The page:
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Google agrees not to seek product bans

Reaches settlement with FTC, including commitments over the standards-essential patents it acquired with Motorola

By CAROLINE GABRIEL

Published: 4 January, 2013

READ MORE: US | Google | Applications (Search) | Patents/IPR | Regulator | Android

Google has agreed not to seek injunctions against rivals using its standards-essential patents, many acquired with Motorola Mobility, as part of a deal struck with the US antitrust agency the FTC (Federal Trade Commission).

While the main concern of the probe had been Google's dominance of the online search market, the purchase of Motorola and its IPR mountain had also raised fears that the web giant could use those assets to gain unfair advantage over mobile rivals, especially as Android becomes an increasingly major part of its growth plan, and as it moves more aggressively into the integrated hardware/software game.


Under the settlement with the FTC, Google has pledged to meet its prior commitments to conform with Frand (fair, reasonable, and non-discriminatory) guidelines for licensing patents which are essential to industry standards such as those of the 3GPP. Motorola Mobility has significant IPR holdings in this area, and has itself been probed by the European Union and other bodies concerning Frand practices, before and after its acquisition by Google.

Now, its new parent has agreed to a Consent Order that bars it from seeking injunctions against a willing licensee of the essential patents, either in federal court or at the ITC (International Trade Commission). This reflects growing concerns about how readily mobile majors are seeking bans on rivals' products in both these venues. Motorola has outstanding legal battles with Microsoft and Apple, though Google has rarely been dragged into court in its own name. The search firm has also agreed not to block the use of any standard-essential patents that the company has previously committed to license on Frand terms.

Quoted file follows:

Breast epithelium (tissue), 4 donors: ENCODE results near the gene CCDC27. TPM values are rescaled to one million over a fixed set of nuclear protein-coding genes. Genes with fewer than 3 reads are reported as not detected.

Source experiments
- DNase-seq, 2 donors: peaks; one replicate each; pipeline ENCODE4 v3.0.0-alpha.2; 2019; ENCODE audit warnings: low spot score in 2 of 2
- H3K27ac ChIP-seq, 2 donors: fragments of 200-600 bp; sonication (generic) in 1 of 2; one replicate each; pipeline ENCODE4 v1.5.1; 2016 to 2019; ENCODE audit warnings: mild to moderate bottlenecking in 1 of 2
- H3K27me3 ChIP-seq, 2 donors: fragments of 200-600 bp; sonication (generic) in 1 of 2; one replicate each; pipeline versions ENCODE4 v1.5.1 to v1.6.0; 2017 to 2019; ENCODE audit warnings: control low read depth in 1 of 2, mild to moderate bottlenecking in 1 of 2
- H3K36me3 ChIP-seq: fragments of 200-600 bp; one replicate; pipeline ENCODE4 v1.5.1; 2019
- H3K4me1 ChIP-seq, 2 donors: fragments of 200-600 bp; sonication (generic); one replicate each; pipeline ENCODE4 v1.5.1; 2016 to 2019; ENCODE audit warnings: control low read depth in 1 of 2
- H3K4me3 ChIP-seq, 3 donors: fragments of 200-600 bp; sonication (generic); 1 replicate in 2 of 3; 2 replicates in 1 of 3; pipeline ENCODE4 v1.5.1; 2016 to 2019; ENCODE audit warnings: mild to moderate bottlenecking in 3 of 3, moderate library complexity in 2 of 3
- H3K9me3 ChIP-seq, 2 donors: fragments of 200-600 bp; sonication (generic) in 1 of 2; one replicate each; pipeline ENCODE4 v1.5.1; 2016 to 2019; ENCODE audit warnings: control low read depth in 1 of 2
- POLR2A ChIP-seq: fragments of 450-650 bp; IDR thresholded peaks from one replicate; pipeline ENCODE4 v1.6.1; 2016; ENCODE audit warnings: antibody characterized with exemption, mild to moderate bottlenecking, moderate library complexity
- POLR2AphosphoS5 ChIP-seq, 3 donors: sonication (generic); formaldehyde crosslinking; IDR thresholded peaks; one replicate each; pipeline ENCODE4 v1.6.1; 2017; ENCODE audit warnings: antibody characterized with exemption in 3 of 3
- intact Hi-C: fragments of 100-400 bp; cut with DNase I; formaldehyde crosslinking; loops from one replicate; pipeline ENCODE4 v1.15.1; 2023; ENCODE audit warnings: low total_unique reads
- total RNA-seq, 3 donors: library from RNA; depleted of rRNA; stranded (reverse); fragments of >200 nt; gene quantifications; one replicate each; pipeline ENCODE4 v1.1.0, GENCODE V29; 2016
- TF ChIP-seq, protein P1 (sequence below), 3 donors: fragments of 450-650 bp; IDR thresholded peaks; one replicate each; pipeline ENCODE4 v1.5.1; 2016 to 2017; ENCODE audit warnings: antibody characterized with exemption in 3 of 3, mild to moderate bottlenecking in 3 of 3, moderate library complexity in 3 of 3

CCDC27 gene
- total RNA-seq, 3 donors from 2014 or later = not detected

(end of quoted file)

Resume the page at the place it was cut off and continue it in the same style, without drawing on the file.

In a separate letter of commitment to the FTC, Google has agreed to give online advertisers more flexibility to manage campaigns simultaneously on its own AdWords platform and on rival systems; and to refrain from misappropriating content from 'vertical' websites that focus on specific categories such as travel, for use in its own vertical offerings.

"The changes Google has agreed to make will ensure that consumers continue to reap the benefits of competition in the online marketplace and in the market for innovative wireless devices they enjoy," said FTC chairman Jon Leibowitz in a statement. "We are especially glad to see that Google will live up to its commitments to license its standard-essential patents, which will ensure that companies willing to license these patents can compete in the market for wireless devices. This decision strengthens the standard setting process that is at the heart of innovation in today's technology markets."

The FTC had also conducted investigations into claims that Google biased its search results to disadvantage certain vertical websites; and that it entered into anti-competitive exclusive agreements for the distribution of its search engine in the PC and mobile markets. The agency decided not to take action in connection with these allegations.

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